Skip to main content

Police: Armed Officers

Volume 773: debated on Wednesday 8 June 2016


Asked by

To ask Her Majesty’s Government how many armed police officers there were in April 2010, and how many there were in April 2016.

My Lords, I beg leave to ask the Question standing in my name on the Order Paper. In so doing, I draw attention to my interests in the register. I should also point out that since I tabled this Question I have acquired a new interest: to conduct a review on behalf of the Mayor of London into London’s preparedness in the event of a major terrorist incident.

My Lords, on 31 March 2010 there were 6,976 authorised firearms officers in England and Wales, and on 31 March 2015 there were 5,647. Statistics showing the number of authorised firearms officers as of 31 March 2016 will be published on 28 July 2016.

My Lords, as ever, I am grateful to the noble and learned Lord for his reply. In that context, can he confirm that the uplift announced by the Prime Minister in the number of armed officers will barely take the total number of Home Office-approved firearms officers up to the level that it was in 2010? Can he also comment on the fact that the other forces which would act in support of the police in the event of a major incident have suffered very substantial cuts? For example, the Ministry of Defence Police lost 1,000 officers as a result of the 2010 strategic defence and security review and is now scheduled to lose another 600, bringing it down to 2,000 when it is expected to provide 700 armed officers in the event of a major incident.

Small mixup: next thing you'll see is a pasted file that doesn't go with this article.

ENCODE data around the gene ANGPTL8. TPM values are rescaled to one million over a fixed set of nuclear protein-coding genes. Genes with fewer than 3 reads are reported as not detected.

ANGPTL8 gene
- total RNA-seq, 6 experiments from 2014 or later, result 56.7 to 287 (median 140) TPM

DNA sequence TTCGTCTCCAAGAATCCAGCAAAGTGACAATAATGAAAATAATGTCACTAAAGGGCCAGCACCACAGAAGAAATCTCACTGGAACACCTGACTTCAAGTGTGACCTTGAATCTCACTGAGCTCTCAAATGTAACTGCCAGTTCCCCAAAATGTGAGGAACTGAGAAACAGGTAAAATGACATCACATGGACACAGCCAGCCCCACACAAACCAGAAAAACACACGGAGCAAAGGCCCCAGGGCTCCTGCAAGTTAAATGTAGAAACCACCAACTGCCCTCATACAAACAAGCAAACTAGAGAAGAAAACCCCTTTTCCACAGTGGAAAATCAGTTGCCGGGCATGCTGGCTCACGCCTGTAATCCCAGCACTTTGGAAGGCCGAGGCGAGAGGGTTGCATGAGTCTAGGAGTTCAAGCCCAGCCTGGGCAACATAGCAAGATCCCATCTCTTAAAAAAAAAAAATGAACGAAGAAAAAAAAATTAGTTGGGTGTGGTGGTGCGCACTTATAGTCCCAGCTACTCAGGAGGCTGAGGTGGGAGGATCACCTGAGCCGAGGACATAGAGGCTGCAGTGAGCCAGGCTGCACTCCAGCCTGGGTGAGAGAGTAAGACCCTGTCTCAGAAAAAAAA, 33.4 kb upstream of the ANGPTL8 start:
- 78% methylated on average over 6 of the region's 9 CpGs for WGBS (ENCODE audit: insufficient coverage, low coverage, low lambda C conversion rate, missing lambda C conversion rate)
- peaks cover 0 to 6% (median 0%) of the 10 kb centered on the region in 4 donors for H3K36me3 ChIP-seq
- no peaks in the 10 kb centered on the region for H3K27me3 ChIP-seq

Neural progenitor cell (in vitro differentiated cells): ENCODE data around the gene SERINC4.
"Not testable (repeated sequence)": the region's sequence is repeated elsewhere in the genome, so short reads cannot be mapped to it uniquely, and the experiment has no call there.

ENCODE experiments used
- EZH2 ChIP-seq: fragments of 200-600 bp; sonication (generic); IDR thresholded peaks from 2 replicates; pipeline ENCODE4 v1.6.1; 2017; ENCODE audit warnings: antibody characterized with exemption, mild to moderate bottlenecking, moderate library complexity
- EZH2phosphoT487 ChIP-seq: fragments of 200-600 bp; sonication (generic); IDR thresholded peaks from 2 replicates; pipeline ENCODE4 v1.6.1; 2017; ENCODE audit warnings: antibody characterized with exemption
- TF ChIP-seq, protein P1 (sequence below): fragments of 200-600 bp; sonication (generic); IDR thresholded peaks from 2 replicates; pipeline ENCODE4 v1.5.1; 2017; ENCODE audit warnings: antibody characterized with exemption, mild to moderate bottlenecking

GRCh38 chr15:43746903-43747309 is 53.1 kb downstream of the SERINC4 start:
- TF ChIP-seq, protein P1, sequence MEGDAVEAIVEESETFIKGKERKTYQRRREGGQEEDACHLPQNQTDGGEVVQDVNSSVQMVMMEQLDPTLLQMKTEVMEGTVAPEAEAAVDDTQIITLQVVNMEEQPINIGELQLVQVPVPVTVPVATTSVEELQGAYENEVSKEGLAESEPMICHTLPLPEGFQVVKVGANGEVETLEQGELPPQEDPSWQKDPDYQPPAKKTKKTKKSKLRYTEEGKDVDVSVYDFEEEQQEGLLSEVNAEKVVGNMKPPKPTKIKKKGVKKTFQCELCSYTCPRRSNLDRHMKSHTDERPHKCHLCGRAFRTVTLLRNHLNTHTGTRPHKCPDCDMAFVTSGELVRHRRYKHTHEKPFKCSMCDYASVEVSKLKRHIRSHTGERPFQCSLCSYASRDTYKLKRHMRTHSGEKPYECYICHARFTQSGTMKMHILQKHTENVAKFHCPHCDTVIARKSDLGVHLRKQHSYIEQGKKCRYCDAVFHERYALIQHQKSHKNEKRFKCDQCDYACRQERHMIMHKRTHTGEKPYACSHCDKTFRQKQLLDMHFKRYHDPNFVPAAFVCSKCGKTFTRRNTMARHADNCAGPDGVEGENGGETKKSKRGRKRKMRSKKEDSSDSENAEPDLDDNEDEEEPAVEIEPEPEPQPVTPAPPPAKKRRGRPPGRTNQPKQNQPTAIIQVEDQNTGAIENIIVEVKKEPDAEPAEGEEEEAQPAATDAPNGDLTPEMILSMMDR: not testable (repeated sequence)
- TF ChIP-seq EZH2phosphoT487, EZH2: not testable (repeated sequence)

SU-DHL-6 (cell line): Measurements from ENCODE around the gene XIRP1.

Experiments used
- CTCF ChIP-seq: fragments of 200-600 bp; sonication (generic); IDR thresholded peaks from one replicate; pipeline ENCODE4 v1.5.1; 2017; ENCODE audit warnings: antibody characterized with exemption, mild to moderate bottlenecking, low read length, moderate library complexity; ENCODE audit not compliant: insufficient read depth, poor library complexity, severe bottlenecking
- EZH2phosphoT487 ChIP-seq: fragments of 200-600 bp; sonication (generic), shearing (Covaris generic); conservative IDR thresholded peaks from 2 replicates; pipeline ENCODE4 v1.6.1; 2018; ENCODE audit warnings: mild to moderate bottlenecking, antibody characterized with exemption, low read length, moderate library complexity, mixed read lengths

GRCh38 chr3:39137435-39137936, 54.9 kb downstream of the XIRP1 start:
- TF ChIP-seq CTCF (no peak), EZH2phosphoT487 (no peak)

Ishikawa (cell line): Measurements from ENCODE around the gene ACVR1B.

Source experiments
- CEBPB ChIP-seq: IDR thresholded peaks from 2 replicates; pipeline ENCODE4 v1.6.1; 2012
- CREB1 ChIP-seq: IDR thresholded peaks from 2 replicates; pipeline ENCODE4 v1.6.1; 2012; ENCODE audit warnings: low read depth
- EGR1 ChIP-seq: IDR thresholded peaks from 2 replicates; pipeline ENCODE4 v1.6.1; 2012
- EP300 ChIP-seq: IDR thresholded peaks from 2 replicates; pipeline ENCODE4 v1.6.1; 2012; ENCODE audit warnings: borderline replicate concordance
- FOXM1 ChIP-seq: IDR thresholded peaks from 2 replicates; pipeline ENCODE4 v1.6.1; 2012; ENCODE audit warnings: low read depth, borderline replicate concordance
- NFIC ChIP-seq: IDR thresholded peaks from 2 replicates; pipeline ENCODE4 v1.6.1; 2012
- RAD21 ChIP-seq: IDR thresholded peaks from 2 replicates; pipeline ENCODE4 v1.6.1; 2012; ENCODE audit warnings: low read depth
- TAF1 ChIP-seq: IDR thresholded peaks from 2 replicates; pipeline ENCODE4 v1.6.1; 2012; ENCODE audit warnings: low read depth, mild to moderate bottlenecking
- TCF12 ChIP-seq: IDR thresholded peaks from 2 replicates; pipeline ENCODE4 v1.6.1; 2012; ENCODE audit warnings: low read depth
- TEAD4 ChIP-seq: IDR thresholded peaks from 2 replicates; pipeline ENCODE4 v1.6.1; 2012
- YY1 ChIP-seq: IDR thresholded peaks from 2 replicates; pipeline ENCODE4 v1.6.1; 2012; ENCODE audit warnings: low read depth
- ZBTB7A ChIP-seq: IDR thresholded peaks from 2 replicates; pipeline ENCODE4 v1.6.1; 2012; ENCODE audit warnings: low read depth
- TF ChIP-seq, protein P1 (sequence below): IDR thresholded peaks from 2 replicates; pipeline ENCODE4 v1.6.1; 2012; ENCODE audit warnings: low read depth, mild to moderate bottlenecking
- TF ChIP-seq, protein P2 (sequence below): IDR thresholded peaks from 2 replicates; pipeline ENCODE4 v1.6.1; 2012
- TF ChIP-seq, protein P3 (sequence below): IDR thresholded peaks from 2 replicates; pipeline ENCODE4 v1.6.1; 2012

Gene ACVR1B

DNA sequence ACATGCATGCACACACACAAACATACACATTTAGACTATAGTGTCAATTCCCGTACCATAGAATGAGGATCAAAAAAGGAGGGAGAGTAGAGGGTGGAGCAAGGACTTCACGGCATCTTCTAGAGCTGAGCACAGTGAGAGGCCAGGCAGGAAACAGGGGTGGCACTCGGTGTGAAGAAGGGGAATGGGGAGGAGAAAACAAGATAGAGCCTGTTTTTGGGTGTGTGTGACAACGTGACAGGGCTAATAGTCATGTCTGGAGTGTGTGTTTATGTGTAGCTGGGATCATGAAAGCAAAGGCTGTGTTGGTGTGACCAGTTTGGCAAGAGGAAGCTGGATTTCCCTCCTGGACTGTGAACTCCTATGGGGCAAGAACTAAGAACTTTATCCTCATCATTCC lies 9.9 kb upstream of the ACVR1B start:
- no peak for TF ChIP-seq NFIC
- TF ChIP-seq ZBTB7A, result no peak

Thank you, my Lords. It is for chief officers to determine the number of authorised firearms officers in their areas. The national armed policing lead and the National Police Co-ordination Centre continually review capability against the national police firearms mobilisation plan. In the period from March 2010 to March 2015, the reduction in the number of authorised armed officers was 19%. In the same period the number of required police firearms operations reduced by 31%, so clearly the system is working.

My Lords, I declare an interest as a former police marksman. Does the Minister agree that we have an enviable record in this country compared with other developed countries of the restraint shown by our firearms officers in the face of split-second, life and death decisions on behalf of the wider community? If we are to encourage good and able men and women to come forward to be trained as firearms officers, we need a more measured debate about the pressures they face and the services they give to our community.

I concur with the observations of the noble Lord. The policy in this country has long been that the police should not generally be armed, so those authorised to carry firearms are entitled to consideration for the difficult tasks that they have to perform. Recently the Shaw report has been under consideration. It deals with the question of how we should respond in cases involving the use of firearms and similar weaponry. That report continues to be under consideration at present.

My Lords, has my noble and learned friend seen the suggestion in the press that the equipment with which our British armed police have been provided is not adequate to meet the threat from terrorism? Is he able to reassure the House by saying that that criticism either is unfounded or, if it is founded, is being addressed rather rapidly?